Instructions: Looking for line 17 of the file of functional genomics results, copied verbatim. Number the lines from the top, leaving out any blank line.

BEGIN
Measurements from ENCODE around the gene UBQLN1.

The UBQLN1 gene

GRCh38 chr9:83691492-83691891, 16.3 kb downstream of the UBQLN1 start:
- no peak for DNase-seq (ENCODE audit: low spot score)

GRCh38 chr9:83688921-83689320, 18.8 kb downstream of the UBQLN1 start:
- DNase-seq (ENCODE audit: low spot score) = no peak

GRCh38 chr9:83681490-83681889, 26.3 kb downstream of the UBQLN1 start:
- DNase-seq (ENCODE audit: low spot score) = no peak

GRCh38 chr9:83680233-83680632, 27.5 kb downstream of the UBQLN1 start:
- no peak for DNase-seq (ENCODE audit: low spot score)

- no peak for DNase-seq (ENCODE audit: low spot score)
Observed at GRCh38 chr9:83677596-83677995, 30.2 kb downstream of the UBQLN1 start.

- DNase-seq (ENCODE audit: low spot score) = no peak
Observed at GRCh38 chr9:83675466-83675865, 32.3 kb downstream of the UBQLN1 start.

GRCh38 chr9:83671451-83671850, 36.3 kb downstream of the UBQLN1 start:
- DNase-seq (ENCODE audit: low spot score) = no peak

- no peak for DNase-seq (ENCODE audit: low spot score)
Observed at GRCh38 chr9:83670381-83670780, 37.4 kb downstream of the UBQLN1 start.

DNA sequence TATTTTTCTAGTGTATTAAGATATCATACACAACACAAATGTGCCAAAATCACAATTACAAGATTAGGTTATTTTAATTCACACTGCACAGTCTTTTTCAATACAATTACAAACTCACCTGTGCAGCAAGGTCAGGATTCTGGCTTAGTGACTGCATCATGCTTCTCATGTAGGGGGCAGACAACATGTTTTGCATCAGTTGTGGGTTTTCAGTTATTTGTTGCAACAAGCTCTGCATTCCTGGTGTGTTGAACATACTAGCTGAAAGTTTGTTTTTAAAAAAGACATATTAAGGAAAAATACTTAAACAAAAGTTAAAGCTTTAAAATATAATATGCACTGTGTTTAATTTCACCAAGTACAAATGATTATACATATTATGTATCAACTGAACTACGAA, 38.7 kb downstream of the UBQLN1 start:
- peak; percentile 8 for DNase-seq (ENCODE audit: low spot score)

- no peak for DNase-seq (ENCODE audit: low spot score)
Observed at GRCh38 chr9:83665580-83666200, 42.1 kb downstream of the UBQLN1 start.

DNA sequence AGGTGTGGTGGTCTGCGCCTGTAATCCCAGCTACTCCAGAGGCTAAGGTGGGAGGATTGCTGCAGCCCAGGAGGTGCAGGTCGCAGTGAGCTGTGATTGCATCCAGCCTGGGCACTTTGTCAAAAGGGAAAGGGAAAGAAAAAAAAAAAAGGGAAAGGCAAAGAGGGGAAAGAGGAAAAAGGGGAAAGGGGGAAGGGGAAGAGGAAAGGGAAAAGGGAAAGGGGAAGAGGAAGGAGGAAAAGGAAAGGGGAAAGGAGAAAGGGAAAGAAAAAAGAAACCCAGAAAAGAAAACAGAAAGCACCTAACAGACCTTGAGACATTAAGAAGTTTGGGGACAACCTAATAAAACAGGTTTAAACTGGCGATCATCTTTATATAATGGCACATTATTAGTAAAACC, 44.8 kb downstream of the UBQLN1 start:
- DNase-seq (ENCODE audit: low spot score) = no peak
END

- no peak for DNase-seq (ENCODE audit: low spot score)